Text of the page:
18. Disclaimer: I've just recently got into the " classic", " and " film noir "genres of movies about a year and a half ago. About two years ago I got into "classic westerns", and that naturally progressed over into other classic genres after I started enquiring about them on the Sergio Leone board. I say all this to point out that I'm gonna admit I haven't seen nearly enough classic or more modern films to make my bold statement, BUT, I feel I have seen enough thus far. I know the majority will not agree and people have their own opinion on what the greatest film of all time is. Now, with that out of the way, in my PERSONAL opinion, the Greatest Movie of All Time) is The Night of the Hunter by Charles Laughton. What makes this even more stunning to me personally is the fact that the film was considered a commercial failure when it was released and discouraged Laughton from ever directing again. Its a shame but its also what makes the film even that more special. I'm gonna start with my review I posted last year on the Sergio Leone Forum and follow that up with the beginning of Roger Ebert's review of the film: My review from February 2017 Sergio Leone Forum: WHERE do i start? I guess i'm just gonna put it out there. This is the BEST movie i have ever seen. I admit, i'm still new to westerns and classic movies, which are my favorite genres ( 1970 on back), but i'm gonna go out on a limb here. This is the BEST movie i've personally, ever seen. " I first got wind of this movie by looking for something to watch on Turner Classic Movies. I recorded it after reading the description one day back early this year. I sat down and watched it, not really knowing what to expect. It started a little slow, then built up tension as it went along. By the time it got to the scene where Mitchum's character had married the widow, i knew this was gonna be special. From the moment he married her, all the way to the end, this picture had me terrified. I was left speechless. Everything about this movie. The plot. The acting. The direction. The cinematography. The musical score. EVERYTHING was just top notch. I read numerous reviews of the movie after watching it, and one of them stood out. The reviewer said what i said about the film. It was if " i had lived this movie before". The boogeyman was a character, that in this case, was a very believable boogeyman. The acting of Mitchum. I KNEW he wasn't acting. That character is HIM. I later read that Mitchum always said he wasn't acting in his movies, that he was just being himself. The cinematograpy. The music, the direction, the plot, i could go on for days. The movie was kinda surreal. Its a BEAUTIFUL movie. Its to me, what Orson Welles was always trying to accomplish, but Charles Laughton pulled it off in ONE movie. Its a shame that Laughton never got the praise he should've for this movie. The good thing is this movie is now a cult favorite and gets high praise from directors like Scorsese, Lee and others. You can see the influence of this movie in a ton of movies made today. I don't give these out too often, but this gets my two thumbs up rating of a perfect 10 out of 10..." Roger Ebert review November 1996 Charles Laughton's "The Night of the Hunter” (1955) is one of the greatest of all American films, but has never received the attention it deserves because of its lack of the proper trappings. Many “great movies” are by great directors, but Laughton directed only this one film, which was a critical and commercial failure long overshadowed by his acting career. Many great movies use actors who come draped in respectability and prestige, but Robert Mitchum has always been a raffish outsider. And many great movies are realistic, but “Night of the Hunter” is an expressionistic oddity, telling its chilling story through visual fantasy. People don't know how to categorize it, so they leave it off their lists.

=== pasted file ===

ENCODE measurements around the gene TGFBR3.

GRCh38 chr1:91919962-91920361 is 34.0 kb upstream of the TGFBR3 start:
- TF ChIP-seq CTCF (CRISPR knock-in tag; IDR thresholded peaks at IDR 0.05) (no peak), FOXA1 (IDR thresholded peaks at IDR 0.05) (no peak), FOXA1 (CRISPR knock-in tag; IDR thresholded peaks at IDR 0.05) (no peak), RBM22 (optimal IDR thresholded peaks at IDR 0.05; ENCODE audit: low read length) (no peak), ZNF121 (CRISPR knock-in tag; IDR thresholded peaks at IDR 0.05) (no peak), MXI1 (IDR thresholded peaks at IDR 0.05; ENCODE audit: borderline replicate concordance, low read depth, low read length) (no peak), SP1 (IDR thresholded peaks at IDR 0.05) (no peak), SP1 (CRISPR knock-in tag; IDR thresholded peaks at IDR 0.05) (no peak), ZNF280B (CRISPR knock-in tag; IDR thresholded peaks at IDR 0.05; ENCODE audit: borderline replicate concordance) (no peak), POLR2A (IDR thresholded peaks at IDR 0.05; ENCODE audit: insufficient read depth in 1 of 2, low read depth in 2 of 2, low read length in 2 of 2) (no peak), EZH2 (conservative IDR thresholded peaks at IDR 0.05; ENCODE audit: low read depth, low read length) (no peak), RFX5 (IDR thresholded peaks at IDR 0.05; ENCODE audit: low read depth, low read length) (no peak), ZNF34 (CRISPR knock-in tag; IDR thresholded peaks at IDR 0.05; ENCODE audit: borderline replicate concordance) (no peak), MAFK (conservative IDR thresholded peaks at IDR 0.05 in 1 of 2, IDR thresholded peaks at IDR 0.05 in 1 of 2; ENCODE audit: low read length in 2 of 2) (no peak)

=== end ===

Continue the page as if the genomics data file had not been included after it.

19. CAHIERS DU CINÉMA currently has this film ranked number 2 in its list of 100 greatest films ever...
  20. Moorman

    Five most "underrated" Westerns ...

    gonna give a few of these a try.
  21. Moorman

    Five most "underrated" Westerns ...